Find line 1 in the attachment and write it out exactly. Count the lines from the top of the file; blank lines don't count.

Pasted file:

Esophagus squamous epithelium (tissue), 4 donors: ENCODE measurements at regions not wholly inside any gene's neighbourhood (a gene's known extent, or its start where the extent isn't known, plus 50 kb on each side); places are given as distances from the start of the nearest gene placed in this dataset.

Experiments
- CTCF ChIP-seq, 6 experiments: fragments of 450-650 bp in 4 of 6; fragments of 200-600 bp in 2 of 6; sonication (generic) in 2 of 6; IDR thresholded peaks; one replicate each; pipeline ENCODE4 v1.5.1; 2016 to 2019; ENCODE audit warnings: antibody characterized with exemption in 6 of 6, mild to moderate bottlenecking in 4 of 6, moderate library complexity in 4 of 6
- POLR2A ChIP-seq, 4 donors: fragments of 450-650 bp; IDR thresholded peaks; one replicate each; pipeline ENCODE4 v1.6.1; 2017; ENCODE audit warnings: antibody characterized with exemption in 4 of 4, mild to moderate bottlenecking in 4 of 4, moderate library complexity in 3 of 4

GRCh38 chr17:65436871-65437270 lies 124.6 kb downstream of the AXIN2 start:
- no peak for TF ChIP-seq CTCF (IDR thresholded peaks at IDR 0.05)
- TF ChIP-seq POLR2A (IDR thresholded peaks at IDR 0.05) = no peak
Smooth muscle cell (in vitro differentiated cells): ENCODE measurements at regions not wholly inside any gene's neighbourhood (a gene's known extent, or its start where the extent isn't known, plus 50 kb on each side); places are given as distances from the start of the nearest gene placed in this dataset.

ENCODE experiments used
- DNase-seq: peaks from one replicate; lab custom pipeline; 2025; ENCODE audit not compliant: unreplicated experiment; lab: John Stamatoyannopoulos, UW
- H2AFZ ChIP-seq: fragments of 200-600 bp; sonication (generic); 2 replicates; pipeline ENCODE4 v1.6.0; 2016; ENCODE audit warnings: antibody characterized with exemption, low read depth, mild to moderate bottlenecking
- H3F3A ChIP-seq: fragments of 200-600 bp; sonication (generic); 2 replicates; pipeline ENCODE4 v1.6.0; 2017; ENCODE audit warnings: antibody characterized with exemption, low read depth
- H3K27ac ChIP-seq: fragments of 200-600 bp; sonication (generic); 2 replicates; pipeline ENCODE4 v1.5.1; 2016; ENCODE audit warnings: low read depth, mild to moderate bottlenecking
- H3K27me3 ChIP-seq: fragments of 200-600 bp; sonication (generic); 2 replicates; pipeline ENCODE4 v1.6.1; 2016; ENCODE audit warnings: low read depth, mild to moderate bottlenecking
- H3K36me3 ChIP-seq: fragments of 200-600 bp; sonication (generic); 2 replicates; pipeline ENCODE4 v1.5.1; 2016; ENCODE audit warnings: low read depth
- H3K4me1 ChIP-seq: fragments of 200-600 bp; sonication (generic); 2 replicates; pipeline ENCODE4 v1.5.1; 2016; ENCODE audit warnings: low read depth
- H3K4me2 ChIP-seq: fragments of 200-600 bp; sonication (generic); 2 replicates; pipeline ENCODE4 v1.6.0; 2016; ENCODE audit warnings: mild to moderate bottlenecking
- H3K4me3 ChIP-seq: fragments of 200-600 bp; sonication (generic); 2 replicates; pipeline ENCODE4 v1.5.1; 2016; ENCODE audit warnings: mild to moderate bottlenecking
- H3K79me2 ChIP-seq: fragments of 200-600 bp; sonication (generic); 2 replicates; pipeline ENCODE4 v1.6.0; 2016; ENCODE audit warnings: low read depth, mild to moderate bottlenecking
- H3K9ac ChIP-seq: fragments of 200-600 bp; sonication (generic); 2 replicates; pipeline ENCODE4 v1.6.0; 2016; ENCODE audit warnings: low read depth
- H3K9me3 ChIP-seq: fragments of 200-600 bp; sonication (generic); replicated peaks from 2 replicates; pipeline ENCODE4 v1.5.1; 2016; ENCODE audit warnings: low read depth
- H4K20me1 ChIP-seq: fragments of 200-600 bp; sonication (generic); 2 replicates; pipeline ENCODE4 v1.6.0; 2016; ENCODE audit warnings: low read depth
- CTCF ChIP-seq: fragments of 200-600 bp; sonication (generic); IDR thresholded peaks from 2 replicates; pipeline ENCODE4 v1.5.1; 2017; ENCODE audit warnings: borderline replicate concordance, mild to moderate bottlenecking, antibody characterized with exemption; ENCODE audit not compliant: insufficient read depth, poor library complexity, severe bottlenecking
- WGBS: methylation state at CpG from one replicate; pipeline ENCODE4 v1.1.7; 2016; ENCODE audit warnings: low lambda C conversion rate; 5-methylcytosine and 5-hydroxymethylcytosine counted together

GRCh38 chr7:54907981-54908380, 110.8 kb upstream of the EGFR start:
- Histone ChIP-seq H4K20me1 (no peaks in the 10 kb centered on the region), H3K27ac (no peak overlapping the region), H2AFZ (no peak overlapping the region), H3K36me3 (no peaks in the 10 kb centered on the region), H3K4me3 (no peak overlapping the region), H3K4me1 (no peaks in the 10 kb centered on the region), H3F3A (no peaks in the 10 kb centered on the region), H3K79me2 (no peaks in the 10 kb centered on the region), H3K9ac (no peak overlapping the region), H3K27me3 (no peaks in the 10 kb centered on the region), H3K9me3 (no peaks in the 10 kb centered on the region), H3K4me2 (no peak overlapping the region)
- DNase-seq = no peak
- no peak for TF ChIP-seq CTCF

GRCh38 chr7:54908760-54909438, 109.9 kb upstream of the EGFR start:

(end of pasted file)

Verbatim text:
Esophagus squamous epithelium (tissue), 4 donors: ENCODE measurements at regions not wholly inside any gene's neighbourhood (a gene's known extent, or its start where the extent isn't known, plus 50 kb on each side); places are given as distances from the start of the nearest gene placed in this dataset.